Question: As communication continues to breakdown between Russia and the United States on various channels of potential bilateral cooperation, cybersecurity or information security remains a top concern, especially given the accusations that both powers have thrown at one another in this field. What differences in position have so far prevented Moscow and Washington from establishing a “rules of the road” treaty in the information realm as they did with  nuclear weapons and maritime traffic?

Answer: Different approaches to information security are natural. Each person, family, and community, people strive to preserve their uniqueness. It is important to multiply the diversity of knowledge, opinions and skills, use it for mutual scientific, cultural and moral enrichment. Today it becomes possible thanks to computers, telephones, electronic computing devices – in other words, modern information and communications technologies (ICTs).

Contradictions arise when technical vulnerabilities of ICTs are used for political purposes. This is what intelligence services of certain governments do “at home” and abroad – against independent states. Their interest in access to the technologies becomes a subject of manipulations. This is done so blatantly, could be compared to the colonial rules of the East India Companies. Yet, instead of glass beads, hollow promises are given to provide ICTs in exchange for human and natural resources.

In relations with self-sufficient countries which have their own technologies these countries are pursuing a more aggressive policy. They use ICTs for sabotage, incitement, “freezing” or appropriation of financial resources, data stealing. Encourage allies, hackers and common users to follow suit. Explain this policy by propaganda slogans of a “rules-based order”, which applies to everyone except Washington. In line with this approach the US promote political attribution of sources of cyberattacks. Many governments suffer from this policy when faced with unfounded allegations.

Our disagreements with the US Administration lie, in particular, in the approaches to establishing a system of ensuring international information security. Russia insists on the principles of justice, sovereign equality of states, non-interference in internal affairs and peaceful settlement of conflicts. These are the principles of the UN Charter. We are striving to reach such an understanding that governments and their competent agencies could directly investigate cyberincidents putting aside unsubstantiated assessments. Ideally, ICTs should be used for their intended purpose – as a means of communication, storage and transfer of useful and creative knowledge – for development, not destruction.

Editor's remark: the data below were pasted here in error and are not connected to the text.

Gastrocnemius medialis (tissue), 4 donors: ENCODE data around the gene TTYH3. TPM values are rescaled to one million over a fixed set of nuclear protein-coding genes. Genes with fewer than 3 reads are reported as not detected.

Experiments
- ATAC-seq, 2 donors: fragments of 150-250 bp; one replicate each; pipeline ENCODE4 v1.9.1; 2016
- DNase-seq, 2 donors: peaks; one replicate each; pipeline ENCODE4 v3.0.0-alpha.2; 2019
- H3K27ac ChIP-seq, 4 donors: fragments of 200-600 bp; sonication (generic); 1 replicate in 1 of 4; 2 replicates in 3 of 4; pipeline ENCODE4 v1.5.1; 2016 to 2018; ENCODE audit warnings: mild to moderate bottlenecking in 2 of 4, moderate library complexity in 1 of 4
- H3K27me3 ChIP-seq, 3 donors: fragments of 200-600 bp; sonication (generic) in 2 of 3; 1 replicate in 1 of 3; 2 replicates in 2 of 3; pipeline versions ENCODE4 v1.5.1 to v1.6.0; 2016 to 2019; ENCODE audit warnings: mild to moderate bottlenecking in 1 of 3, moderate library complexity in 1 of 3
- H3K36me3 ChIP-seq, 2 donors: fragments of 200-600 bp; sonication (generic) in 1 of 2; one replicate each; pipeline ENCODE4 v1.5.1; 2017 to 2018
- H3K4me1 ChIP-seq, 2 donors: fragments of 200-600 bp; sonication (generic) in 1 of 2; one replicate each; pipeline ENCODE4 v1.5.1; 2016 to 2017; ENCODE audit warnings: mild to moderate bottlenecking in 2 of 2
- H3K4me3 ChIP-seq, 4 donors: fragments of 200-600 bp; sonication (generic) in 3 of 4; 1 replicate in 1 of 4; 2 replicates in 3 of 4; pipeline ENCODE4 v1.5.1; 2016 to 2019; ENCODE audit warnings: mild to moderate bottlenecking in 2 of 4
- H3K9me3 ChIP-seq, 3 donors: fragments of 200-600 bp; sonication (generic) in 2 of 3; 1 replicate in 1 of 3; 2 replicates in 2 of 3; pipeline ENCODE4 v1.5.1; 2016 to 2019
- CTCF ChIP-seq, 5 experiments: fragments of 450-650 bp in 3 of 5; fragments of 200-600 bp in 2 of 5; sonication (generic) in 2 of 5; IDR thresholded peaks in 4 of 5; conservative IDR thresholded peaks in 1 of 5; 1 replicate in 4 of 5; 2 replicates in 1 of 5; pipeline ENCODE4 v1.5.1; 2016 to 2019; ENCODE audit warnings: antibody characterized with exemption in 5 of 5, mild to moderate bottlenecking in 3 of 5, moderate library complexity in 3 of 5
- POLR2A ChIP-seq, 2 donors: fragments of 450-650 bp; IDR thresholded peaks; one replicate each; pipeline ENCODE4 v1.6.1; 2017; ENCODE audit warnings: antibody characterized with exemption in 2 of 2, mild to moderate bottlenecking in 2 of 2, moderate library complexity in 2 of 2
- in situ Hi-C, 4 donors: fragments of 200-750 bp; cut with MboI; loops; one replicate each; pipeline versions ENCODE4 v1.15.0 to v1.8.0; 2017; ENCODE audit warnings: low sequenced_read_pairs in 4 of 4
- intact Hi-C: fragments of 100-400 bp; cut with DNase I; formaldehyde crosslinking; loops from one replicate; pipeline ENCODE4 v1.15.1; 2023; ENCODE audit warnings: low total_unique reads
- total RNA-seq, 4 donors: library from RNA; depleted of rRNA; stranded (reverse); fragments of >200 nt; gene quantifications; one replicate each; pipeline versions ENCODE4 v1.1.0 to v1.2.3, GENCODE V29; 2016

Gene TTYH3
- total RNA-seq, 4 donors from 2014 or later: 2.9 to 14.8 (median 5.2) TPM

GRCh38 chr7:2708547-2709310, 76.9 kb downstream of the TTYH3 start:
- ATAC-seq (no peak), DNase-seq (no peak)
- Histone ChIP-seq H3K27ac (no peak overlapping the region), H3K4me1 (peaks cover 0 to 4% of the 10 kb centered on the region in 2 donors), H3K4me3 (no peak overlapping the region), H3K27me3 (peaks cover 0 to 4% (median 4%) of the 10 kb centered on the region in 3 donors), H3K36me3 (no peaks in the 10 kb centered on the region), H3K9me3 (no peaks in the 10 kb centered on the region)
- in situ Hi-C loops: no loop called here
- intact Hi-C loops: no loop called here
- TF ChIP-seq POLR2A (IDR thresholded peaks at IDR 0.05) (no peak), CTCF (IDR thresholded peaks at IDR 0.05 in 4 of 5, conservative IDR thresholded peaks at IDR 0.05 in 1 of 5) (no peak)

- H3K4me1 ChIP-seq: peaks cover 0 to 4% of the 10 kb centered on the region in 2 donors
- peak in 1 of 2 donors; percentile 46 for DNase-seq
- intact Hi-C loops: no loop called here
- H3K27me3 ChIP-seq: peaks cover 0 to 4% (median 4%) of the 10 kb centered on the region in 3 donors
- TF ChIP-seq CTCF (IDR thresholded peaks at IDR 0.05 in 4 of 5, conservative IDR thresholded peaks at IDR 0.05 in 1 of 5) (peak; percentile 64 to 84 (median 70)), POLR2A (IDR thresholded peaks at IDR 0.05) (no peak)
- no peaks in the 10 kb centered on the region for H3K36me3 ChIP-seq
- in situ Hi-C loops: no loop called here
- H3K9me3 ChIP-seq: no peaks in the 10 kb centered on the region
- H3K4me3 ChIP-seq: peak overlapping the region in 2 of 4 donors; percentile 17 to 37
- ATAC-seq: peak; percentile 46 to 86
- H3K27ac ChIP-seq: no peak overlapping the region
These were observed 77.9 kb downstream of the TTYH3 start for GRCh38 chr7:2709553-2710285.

In March 2022, the US unilaterally wrapped up the work of the interagency expert group “Kremlin – White House” which operated under the auspices of the security councils of the two countries and in pursuance of the 2021 Geneva summit agreements. We considered this format as one of the “bricks” of the dialogue on strategic stability, as an opportunity for a depoliticized conversation and neutralization of the growing threats from crimes in the ICT-field. Unlike the US agencies, we regularly responded to incoming requests. It is the current Administration that is responsible for disruption of the dialogue between our countries on international information security.

Question: What is the risk posed by failing to come to an agreement on this issue, not just for Russia and the US, but for the rest of the increasingly digitally engaged world?

Answer: The main risk is further mounting tension and its escalation into a full-fledged interstate confrontation, including the use of conventional means of warfare. It leads to mutual destruction. The threat is high, given the variety of technical vulnerabilities and legal gaps in todays digital space that allow carrying out sabotage anonymously or under a “false flag”.

The dangers lurk in the disruption of the functioning of vital infrastructure – government agencies, energy and industrial sectors, transport and logistics chains. Hundreds of medical facilities around the world are under cyberattacks, and the lives of citizens are at risk. No one wants to lose their savings due to a computer attack on banking systems or tricks of cybercriminals. Until governments establish universal “rules of the game” in the digital environment, this kind of subversive activities involving ICTs will flourish.

Certainly, we are concerned about the lack of communication between the competent agencies. The channels of cooperation, “frozen” by the US, represent a factor aggravating the already difficult international situation. The impression is that the Administration is seeking a direct great power confrontation in cyberspace.

The specificity of ICTs does not tolerate the division. Their nature is transboundary, which means that the safety of their use can only be ensured together – by joint efforts of the global community. The format of the UN Open-ended Working Group on ICTs established by Russia is aimed precisely at promoting depoliticized and calm interstate cooperation throughout the complex of issues of ensuring international information security. Governments of all countries need to work towards agreeing on mutual legally binding arrangements and confidence-building measures on an equal and democratic basis. We expect greater compliance of the US to the negotiations on combating information crime in the UN Ad Hoc Committee.

Security guarantees of all countries in information space is the issue wherein it is in the interest of the United States to rise above political ambitions and commit to searching compromises with other states, primarily with Russia.


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